Thursday, May 17, 2018

The Band Wagon (1953)

 (This post is part of the MGM Musical Magic Blogathon hosted by Hometowns to Hollywood)

Of my five favourite musicals of all time, three of them come from between the years 1952 and 1954: Singin' in the Rain (1952), The Band Wagon (1953), and Seven Brides for Seven Brothers (1954). It would seem that the Arthur Freed unit at MGM was on a roll in the early to mid-Fifties, rolling out one classic musical after another. Many of the musicals released by MGM during the period are counted among the greatest musicals of all time. Indeed, if someone does not count Singin' in the Rain, it is sometimes only because they are giving the title to The Band Wagon.

In the early Fifties MGM built movie musicals around the songs of noted composers. An American in Paris (1951) drew upon the songs of George and Ira Gershwin. Singin' in the Rain utilised songs by Nacio Herb Brown and Arthur Freed himself. In the case of The Band Wagon, it was built around the songs of Howard Dietz and Arthur Schwartz. The songwriting team was well known for their successful string of Broadway revues, including Flying Colours, Revenge with Music, At Home Abroad, and Between the Devil. In fact, a good number of the songs in the movie musical The Band Wagon were drawn from the earlier, 1931 Broadway revue also titled The Band Wagon. Other songs were were drawn from Between the Devil and Flying Colours, while "That's Entertainment!" was written specifically for the movie musical The Band Wagon.

The screenplay for The Band Wagon was written by the legendary team of Betty Comden and Adolph Green. Comden and Green had already written the screenplays for musicals for MGM, including Good News (1947), The Barkleys of Broadway (1949), On the Town (1949), and, most notably, Singin' in the Rain. The plot centred on Tony Hunter, a musical star whose career is in decline. He is desperately in need of a hit to revitalise his career. Fortunately, he meets his friends, writers Lester and Lily Marton, who had a new stage show that could provide him with the comeback he wants. Fred Astaire was cast in the lead role of Tony Hunter, something that initially made Betty Comden and Adolph Green nervous, as the character of Tony Hunter drew a bit upon the career of Mr. Astaire himself. While Fred Astaire's career was hardly in the dire straits that Tony Hunter's career was, his recent film, The Belle of New York (1952) with Vera-Ellen bombed both at the box office and with critics. Fortunately, Fred Astaire loved the role and had no objections whatsoever to sending up himself.

The roles of writers Lester and Lily Marton were loosely based on Comden and Green themselves. Oscar Levant was cast as Lester Marton. Mr. Levant was a successful concert pianist and composer who had already appeared in several movies over the years, including an American in Paris. Nanette Fabray was cast as Lily Marton. She was already a star on the Broadway stage, where she had seen a good deal of success. The role of Gabrielle Gerard, the prima ballerina who is cast alongside Tony Hunter in the Martons' stage musical, went to Cyd Charisse. Miss Charisse had already appeared in many films, most notably dancing opposite Gene Kelly in the "Broadway Melody" sequence of Singin' in the Rain. The Band Wagon gave Cyd Charisse her first leading role. For the pompous director Jeffrey Cordova, Arthur Freed had wanted Clifton Webb, but he turned it down thinking it was too minor. Mr. Webb recommended actor and dancer Jack Buchanan to  Mr. Freed. Jack Buchanan was a British musical star whose career went back to the Silent Era.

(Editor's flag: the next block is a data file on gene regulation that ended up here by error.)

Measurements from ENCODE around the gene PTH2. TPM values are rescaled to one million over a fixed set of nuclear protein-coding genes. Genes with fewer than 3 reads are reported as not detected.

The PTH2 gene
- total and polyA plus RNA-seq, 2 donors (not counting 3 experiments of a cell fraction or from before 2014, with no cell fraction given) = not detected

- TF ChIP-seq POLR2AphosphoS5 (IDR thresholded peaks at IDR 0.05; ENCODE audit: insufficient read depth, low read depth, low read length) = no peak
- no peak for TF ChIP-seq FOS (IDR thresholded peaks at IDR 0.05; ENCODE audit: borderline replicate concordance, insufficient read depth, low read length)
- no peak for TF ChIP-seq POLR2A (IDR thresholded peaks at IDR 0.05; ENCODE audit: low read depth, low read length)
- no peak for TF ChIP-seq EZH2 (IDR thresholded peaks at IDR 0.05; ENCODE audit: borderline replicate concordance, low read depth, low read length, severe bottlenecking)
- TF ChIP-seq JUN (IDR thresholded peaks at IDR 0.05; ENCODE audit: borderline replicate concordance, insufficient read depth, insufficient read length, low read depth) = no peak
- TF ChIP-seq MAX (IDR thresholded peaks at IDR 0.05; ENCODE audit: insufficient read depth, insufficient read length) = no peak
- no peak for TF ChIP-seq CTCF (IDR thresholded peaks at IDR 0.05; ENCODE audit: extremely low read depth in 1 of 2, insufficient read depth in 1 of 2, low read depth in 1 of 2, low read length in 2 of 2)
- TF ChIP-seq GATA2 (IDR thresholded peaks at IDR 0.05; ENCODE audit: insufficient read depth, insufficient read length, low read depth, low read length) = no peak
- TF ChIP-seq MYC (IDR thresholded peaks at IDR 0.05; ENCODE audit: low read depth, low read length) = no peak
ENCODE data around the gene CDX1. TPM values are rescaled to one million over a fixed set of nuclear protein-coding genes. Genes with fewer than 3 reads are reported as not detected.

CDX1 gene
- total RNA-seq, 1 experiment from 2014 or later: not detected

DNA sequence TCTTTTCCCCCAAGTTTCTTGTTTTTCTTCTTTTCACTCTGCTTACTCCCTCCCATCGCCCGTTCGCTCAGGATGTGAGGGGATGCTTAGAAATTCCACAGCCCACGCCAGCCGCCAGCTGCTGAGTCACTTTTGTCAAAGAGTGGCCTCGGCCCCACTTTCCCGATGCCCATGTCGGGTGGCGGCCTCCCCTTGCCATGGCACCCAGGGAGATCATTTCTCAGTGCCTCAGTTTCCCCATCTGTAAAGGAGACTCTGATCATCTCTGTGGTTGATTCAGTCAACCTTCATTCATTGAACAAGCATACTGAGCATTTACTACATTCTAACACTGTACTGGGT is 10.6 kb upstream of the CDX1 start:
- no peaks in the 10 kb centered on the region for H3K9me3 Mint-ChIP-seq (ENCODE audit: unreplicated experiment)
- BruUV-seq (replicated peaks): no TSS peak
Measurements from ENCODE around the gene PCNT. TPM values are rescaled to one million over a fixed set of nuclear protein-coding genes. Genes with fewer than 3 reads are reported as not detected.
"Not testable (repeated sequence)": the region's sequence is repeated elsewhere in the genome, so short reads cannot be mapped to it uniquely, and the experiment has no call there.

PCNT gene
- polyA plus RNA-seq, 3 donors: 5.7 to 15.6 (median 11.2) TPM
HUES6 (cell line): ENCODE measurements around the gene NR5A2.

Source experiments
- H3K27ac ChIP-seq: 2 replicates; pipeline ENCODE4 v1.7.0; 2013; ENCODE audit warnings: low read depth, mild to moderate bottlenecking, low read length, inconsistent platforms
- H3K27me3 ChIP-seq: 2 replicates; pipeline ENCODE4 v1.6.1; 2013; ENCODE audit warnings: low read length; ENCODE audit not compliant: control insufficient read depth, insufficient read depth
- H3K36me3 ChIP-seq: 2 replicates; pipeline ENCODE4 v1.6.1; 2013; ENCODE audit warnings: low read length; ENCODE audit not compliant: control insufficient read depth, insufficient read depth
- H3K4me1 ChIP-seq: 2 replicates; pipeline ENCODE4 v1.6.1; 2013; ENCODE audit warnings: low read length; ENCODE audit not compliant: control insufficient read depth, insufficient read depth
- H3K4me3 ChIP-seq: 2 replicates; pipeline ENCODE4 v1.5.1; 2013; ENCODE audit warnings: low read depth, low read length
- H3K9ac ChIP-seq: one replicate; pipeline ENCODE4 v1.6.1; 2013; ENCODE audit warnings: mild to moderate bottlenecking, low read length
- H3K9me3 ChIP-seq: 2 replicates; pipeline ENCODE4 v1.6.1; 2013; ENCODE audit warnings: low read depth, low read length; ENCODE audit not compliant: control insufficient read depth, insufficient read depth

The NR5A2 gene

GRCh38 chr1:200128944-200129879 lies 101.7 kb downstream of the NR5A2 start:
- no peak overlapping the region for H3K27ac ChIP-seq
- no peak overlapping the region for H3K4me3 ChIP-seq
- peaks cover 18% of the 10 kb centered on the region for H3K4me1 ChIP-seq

The Band Wagon was directed by Vincente Minnelli, who  may well have already been legendary for his musicals. By the time of The Band Wagon, he had already directed Meet Me in St. Louis (1944), Ziegfeld Follies (1945), The Pirate (1948), and An American in Paris (1951). He had been nominated for the Oscar for Best Director for An American in Paris.

Of course, with two dancers (Fred Astaire and Cyd Charisse) in the lead roles, choreography was central to The Band Wagon. Michael Kidd had made his name on Broadway, providing choreography for such productions as Finian's Rainbow, Guys and Dolls, and Where's Charley. Prior to The Band Wagon Mr. Kidd had already provided the choreography for the 1952 film adaptation of Where's Charley?. It was Michael Kidd who choreographed the famous "Girl Hunt Ballet" in The Band Wagon. That having been said, he was nervous about choreographing Fred Astaire. The moves Mr. Kidd choreographed for the sequence were different from most of what Mr. Astaire had done in his career. Fortunately, Fred Astaire loved what Michael Kidd had planned, and he would later name "The Girl Hunt Ballet" one of his favourite dances from the movies.